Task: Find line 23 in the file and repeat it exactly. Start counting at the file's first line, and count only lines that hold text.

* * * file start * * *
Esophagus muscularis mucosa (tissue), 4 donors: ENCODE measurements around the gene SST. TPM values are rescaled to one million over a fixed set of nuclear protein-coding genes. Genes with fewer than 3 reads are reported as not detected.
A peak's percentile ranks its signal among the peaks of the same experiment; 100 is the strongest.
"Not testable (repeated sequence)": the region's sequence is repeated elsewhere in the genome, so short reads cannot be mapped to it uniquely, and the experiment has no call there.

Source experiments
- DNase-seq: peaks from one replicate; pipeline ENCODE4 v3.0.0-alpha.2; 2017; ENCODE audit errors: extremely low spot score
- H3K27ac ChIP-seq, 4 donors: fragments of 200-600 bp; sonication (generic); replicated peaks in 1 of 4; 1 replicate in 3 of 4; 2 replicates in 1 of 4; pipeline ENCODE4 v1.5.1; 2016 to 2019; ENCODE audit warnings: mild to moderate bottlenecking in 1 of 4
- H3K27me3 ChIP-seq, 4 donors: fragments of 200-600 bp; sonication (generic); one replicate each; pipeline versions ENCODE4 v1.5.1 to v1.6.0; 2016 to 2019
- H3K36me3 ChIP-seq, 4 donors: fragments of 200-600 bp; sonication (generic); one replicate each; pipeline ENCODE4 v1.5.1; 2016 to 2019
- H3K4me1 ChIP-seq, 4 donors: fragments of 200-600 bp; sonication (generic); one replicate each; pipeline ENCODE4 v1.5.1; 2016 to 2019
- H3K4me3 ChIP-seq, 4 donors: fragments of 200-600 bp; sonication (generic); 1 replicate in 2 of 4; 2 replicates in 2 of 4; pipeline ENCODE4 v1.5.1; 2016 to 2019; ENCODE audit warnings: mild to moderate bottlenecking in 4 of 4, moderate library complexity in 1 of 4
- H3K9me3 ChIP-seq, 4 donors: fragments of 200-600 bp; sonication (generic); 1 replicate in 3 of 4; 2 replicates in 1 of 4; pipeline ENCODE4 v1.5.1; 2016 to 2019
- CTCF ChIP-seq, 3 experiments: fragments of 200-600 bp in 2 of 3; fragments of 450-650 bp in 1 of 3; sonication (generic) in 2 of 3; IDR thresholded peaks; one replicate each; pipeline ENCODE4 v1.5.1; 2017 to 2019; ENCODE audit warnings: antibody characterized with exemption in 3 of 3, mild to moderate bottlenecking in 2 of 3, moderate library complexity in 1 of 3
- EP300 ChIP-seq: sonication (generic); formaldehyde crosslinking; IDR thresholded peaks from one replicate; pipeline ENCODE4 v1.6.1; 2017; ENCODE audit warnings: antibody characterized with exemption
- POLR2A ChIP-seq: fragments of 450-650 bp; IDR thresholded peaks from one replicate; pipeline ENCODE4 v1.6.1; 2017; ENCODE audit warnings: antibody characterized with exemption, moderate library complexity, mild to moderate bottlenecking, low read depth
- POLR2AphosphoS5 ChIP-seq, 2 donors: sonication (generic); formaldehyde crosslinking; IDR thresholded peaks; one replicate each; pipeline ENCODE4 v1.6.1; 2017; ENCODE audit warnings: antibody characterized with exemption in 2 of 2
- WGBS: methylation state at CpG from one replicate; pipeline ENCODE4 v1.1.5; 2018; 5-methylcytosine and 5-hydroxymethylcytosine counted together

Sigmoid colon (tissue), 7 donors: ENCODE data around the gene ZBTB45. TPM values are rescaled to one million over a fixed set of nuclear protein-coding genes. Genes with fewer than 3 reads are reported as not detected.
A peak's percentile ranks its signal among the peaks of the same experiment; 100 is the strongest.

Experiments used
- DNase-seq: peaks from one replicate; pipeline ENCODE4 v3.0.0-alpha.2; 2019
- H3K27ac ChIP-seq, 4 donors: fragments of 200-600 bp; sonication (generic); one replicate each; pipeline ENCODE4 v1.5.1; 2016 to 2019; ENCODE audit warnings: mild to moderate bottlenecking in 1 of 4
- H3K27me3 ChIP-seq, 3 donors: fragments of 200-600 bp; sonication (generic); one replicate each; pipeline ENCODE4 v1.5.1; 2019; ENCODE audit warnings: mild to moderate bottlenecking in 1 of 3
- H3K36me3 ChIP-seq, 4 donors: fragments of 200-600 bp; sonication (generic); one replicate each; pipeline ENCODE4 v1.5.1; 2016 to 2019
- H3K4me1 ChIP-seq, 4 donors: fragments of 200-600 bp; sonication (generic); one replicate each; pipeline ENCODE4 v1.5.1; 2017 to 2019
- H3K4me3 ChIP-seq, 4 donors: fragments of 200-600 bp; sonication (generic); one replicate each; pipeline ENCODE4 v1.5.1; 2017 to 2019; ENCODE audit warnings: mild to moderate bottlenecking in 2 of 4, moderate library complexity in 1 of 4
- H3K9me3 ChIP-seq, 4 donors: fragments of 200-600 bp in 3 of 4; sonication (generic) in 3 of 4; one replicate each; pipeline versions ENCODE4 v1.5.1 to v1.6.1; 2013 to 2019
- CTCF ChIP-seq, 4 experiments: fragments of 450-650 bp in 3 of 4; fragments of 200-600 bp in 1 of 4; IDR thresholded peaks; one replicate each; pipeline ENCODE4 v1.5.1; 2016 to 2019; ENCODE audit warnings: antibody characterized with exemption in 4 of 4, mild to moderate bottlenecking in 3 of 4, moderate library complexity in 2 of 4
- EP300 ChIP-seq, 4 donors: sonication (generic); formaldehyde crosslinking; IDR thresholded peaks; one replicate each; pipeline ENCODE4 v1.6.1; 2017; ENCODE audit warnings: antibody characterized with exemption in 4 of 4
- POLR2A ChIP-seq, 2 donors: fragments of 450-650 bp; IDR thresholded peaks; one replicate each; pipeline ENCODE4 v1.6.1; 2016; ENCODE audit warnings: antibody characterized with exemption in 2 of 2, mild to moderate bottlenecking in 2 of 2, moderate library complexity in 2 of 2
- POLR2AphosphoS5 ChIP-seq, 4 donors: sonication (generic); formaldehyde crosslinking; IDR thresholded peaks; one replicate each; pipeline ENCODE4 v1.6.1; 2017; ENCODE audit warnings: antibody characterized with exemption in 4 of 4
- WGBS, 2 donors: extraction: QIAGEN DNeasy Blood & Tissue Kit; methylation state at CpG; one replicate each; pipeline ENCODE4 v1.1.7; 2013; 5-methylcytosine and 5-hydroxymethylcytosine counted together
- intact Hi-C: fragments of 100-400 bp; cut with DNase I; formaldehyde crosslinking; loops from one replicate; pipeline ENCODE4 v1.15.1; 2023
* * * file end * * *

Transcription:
- H3K36me3 ChIP-seq, 4 donors: fragments of 200-600 bp; sonication (generic); one replicate each; pipeline ENCODE4 v1.5.1; 2016 to 2019